New Jersey Sells $525 Million of Bonds to Bank of AmericaElise Young and Michelle Kaske
New Jersey sold $525 million of tax-free debt to Bank of America Merrill Lynch, in its first issue of general-obligation bonds in 19 months.
Bank of America Merrill Lynch beat out seven banks to take the competitive offer, according to the state’s Treasury Department. Obligations maturing in June 2025 priced to yield 2.75 percent, or 0.51 percentage point more than benchmark munis, data compiled by Bloomberg show. In comparison, the yield spread was 0.09 percentage point for 10-year debt in the state’s previous long-term general-obligation sale in May 2013.
Andrew Sidamon-Eristoff, the state treasurer, declined to comment on the sale.
Since May 2013, the state’s credit grade has been cut by the three biggest rating companies. Chris Christie in September got his eighth downgrade, the most for a New Jersey governor, amid revenue shortfalls and rising pension and benefit costs.
The bonds sold today include $450 million to build college classrooms and labs for science, technology, engineering and math programs. The balance is for environmental projects.
Christie, a 52-year-old Republican in his second term, campaigned for the $750 million Building Our Future Bond Act, as did Senate President Steve Sweeney, a Democrat. They have said college projects would lead to construction jobs and attract students, a boost for a state that lags behind the U.S. and its neighbors in recovery from the 18-month recession that ended in June 2009.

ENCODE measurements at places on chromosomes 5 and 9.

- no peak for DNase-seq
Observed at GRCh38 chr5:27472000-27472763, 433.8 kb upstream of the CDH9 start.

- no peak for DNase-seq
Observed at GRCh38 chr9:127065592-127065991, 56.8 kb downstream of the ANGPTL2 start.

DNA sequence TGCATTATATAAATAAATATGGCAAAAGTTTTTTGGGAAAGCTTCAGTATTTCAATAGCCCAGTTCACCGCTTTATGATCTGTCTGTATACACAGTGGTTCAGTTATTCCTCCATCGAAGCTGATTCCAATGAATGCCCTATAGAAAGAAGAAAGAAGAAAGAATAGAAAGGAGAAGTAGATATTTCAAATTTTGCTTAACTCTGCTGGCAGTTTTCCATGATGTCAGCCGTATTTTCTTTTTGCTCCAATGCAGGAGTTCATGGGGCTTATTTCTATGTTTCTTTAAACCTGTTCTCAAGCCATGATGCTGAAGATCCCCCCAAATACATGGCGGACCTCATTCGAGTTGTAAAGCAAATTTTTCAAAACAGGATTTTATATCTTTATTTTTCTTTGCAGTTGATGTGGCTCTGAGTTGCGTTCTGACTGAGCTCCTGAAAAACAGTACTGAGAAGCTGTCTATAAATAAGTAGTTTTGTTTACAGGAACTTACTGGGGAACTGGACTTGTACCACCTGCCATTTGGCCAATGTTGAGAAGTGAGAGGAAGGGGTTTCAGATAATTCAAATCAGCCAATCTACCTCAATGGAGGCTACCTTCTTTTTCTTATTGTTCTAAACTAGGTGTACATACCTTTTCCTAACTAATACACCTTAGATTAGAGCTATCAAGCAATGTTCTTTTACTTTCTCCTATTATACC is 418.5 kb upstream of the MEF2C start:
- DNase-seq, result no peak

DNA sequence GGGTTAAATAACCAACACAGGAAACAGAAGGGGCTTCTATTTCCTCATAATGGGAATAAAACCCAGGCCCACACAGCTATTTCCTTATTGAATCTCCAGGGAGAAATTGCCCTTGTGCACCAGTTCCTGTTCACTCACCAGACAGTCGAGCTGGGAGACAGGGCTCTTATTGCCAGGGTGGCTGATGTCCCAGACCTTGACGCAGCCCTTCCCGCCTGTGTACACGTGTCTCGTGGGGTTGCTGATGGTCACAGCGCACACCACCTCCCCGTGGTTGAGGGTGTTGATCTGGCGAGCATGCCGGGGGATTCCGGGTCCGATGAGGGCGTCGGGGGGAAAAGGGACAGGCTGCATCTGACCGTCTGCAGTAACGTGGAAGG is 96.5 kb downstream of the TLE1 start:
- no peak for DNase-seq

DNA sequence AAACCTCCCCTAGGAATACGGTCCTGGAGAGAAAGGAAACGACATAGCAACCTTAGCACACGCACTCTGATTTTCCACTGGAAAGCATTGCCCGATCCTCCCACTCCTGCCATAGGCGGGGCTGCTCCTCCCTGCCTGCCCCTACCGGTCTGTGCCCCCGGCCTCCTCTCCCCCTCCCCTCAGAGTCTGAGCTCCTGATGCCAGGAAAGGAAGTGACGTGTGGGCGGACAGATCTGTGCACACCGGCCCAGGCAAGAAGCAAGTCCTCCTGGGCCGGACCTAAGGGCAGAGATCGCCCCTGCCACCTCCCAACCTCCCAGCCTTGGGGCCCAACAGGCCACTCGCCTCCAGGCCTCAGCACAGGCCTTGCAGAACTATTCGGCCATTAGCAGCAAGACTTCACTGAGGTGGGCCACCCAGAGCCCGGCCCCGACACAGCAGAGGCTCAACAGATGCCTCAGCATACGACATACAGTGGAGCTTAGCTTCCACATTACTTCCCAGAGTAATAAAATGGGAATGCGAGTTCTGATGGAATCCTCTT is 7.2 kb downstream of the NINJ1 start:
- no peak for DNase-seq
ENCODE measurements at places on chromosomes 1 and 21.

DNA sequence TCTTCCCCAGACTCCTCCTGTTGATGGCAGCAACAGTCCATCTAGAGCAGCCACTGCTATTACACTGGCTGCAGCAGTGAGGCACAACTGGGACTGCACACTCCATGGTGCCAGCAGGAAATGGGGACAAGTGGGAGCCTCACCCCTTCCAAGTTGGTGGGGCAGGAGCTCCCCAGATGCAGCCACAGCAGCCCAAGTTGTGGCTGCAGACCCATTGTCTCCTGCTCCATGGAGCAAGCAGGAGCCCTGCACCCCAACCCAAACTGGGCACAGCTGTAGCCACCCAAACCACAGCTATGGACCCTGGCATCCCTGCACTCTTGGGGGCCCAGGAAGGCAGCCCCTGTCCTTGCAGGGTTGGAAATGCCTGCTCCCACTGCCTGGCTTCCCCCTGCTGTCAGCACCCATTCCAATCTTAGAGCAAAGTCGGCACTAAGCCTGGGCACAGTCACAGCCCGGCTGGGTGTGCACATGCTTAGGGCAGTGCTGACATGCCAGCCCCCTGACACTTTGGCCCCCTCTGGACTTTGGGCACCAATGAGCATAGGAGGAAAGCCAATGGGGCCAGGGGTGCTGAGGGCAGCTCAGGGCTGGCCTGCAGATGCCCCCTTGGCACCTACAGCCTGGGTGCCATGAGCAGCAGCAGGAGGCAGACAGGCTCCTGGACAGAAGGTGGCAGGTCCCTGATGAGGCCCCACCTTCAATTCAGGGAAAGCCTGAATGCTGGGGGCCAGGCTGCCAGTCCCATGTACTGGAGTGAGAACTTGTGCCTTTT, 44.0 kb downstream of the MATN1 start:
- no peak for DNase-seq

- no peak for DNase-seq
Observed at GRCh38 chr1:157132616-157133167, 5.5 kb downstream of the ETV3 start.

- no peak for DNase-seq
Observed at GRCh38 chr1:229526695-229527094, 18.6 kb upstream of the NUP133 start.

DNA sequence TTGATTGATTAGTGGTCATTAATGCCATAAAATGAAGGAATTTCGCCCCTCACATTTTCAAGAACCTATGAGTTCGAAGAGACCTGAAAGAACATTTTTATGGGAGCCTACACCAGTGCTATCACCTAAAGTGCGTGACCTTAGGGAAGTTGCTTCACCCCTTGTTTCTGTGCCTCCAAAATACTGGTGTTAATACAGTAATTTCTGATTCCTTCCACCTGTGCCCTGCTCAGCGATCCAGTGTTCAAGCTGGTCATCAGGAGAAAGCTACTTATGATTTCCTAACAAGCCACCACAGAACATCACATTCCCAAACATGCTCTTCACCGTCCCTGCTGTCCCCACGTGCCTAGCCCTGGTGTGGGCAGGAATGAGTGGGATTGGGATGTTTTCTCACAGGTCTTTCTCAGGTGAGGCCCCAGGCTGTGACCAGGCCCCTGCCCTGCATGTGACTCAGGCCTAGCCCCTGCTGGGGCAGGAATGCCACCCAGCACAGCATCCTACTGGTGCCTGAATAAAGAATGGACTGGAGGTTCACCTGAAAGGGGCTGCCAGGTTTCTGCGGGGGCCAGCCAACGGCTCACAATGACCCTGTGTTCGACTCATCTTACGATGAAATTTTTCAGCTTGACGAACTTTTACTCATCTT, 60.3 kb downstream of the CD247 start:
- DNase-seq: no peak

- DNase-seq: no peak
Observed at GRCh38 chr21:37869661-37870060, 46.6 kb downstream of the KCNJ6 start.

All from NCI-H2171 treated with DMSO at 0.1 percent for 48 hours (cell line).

New Jersey requires voter approval to issue general-obligation bonds, which are backed by the state’s taxing power. The state had about $35 billion of bonds as of June 2013, including $2.4 billion of general obligations, according to its most recent debt report.
The general obligations are rated A1 by Moody’s Investors Service, the fifth-highest investment grade, and A, one step lower, by Standard & Poor’s.
Fitch Ratings, which has an A rating and a negative outlook on New Jersey, said its grade reflects “severe pension challenges.”
New Jersey’s pension system has enough assets to cover 32.6 percent of projected liabilities as of June 30, according to a bond-offering supplement released Nov. 25. That compared with 54.2 percent a year earlier.
The lower ratio is because of new Governmental Accounting Standards Board rules that change how states must calculate underfunding. New Jersey was the first to disclose the numbers under the new requirement, Fitch said in a Nov. 25 report.
Zia Ahmed, a spokesman for Charlotte, North Carolina-based Bank of America, didn’t have an immediate comment on the sale.